We moved to Carlisle in the fall of ‘13, and once again, he found a hiding place in the apartment until he was used to the new place. We continued our walks, usually uptown and some neighboring streets. He became more resistant to walking, but most of the time did all right. We fell into a routine where I’d park at the beginning of the block, we’d walk the length of the block, over to the alley, cut through a parking lot to the next street. At the ‘third’ corner of our route we’d take a break at the restaurant that left tables and chairs out on their patio. I remember one time a patrol officer came by and the female officer was amazed at how Thomas would go walking. After a ten minute break, we’d walk back to the car and go home.
This year, since I was forced to work at home, we spent a lot of time out on the front steps. We walked around the building and we did it so many times he knew the route and would even initiate the walk. After a while, I didn’t even bother with the leash.
Throughout the years he’d been sick a couple times. Once early on when I fed him some cheap food and he developed a urinary tract infection. Last November he had constipation which had us at an all night hospital at midnight. A few teeth pulled but annual checkups. He was due for one this July, but in May, I noticed him walking around like he was confused. And he’d walk in circles. And he had something wrong with his legs, that he was walking weird and standing in an awkward position. He’d want more attention from me. The vet worked him in and determined that there was some neurological issue affecting his brain that also affected his muscles. She gave me some medicine for arthritis which seemed to help and for a few weeks, he was almost back to normal. Then more problems manifested. His vision started failing and he wasn’t jumping on the couch like normal and he wasn’t realizing where he was walking sometimes. One time, as we were coming back inside, he got turned around, went between the rails and walked off the side of the steps. He wasn’t hurt, but I kept a better watch on him after that.
Well, the end came yesterday. And it came faster than I thought it would. Around 10, he walked over for some attention and I obliged for a bit. Then around 11, I was up making lunch and I came around the edge of the wall and saw him laying on the floor where he never rests and his abdomen was jerking like he had the hiccups. Turned out he was gasping for breath, that he wasn’t getting oxygen. The vet thought there might be a clot in his lungs, suggested an X-ray, but said sometimes that didn’t show anything. I could take him to a hospital where they could do some expensive procedures which might work.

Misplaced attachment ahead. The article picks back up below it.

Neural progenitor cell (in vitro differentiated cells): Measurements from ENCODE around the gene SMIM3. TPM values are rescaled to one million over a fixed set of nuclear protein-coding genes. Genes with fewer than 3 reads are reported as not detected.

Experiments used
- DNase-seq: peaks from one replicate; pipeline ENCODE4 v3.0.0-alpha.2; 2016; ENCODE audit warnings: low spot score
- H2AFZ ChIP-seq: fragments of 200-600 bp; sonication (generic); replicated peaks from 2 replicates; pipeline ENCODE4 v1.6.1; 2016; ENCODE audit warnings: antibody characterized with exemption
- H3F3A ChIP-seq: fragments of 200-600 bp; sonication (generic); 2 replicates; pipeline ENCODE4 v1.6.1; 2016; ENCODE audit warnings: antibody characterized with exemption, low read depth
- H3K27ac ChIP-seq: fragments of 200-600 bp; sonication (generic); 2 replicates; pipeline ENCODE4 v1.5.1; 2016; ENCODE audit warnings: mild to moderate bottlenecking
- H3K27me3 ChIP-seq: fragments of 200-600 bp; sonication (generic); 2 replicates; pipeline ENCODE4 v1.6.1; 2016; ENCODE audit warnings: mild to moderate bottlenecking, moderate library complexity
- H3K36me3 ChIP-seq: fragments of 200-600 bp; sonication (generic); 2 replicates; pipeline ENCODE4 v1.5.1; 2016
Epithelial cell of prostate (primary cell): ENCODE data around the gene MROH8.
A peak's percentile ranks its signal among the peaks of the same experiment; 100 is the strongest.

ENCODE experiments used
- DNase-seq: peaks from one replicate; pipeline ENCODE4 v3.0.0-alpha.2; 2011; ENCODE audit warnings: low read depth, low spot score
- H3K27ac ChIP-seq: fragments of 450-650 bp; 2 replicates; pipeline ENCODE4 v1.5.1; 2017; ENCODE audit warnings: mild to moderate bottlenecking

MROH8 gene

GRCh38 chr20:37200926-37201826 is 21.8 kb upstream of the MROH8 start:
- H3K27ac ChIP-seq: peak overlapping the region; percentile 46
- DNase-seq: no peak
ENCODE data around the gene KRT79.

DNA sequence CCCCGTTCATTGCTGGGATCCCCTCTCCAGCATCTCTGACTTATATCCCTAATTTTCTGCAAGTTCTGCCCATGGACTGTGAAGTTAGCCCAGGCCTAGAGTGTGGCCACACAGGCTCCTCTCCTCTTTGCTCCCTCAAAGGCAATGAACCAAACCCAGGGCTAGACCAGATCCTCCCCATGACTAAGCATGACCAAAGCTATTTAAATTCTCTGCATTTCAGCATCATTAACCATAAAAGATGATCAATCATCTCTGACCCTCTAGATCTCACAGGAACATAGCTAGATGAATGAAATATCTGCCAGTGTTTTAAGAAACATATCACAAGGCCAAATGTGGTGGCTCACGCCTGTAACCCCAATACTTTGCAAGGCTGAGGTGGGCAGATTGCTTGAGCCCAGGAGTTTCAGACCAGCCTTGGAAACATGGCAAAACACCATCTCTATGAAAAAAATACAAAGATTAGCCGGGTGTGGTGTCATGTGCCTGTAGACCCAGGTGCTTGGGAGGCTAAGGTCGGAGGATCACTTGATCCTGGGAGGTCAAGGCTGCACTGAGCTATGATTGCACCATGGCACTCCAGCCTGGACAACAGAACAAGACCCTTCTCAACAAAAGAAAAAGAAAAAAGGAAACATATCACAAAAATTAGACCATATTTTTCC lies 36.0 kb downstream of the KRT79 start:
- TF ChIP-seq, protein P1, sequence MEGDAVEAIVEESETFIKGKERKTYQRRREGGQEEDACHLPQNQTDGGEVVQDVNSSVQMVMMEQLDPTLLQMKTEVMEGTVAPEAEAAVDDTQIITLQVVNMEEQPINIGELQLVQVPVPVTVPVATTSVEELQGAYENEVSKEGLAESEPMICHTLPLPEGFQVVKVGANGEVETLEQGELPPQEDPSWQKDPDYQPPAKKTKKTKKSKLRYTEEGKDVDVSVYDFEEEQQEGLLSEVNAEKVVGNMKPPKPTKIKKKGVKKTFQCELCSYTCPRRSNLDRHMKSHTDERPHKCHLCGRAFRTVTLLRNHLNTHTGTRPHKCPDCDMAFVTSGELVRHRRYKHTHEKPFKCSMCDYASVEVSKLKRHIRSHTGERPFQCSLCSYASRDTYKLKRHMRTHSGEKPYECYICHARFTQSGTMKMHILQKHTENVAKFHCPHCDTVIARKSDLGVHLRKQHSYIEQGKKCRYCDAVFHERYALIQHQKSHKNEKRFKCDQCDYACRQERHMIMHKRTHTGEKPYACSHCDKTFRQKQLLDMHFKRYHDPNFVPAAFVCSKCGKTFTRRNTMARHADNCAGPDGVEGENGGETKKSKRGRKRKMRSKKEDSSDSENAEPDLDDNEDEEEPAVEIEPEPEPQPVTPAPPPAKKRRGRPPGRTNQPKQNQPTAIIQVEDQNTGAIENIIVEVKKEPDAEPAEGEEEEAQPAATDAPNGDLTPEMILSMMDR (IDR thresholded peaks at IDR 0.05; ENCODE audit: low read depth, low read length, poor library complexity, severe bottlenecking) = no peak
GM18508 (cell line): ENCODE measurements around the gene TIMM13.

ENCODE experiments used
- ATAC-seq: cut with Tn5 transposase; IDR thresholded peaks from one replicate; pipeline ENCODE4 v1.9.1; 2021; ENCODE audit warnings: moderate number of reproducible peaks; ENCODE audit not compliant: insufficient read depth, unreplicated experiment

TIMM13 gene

I made the decided to end the suffering. I held him while the vet gave him a sedative to numb him. He was a little violent because the fluid hurt going in. He gave me some good bites, but after a bit, he was numb. I handed him over to the vet for the final procedure and went home.
No, I didn’t have a place for burial and I didn’t opt for the ashes.
I came home, emptied the litter box and put it in the tub to give a thorough cleaning, emptied and washed the food and water bowls, and picked up a couple of toys on the floor. I still have some canned food I bought last month and a new canister of litter.
I’m writing this hours afterward because I wanted to get something down so I’d have a record to go back to if I wanted to remember.
Thomas enjoyed a good brushing and a belly rub. He didn’t like baths and though resisted going outside, was pretty cool once we were out there and the walks helped. I think the extra activity was an aid to a longer life than normal. Just over 19-1/2 years.
I’m saddened, but the loss hasn’t really hit me, yet. Yes, I’ve lost pets before, but they were family pets. I remember Spot the dog and Tramp the dog. I was pretty young when I discovered Spot had died. Tramp was with us for a long time. I would never say they were less important, but Thomas was my pet, the one I cared for, loved, and was a buddy to. Friends helped during the times I was gone from home for more than a night and he took to them well.
No, I don’t like working from home, but with the onset of his condition in May, I’m glad I had the extra time to spend with him.
It’s too soon to think about getting another. I need time to think and be sad and remember. This hit so fast I haven’t been able to take it in what with needing to stay busy at work.
I know this isn’t the best blog writing I’ve done and it’s longer than normal, but I don’t care. As I mentioned earlier, I felt compelled to get down some highlights of the past 18 years.
I’ll miss my buddy. He was always a good cat.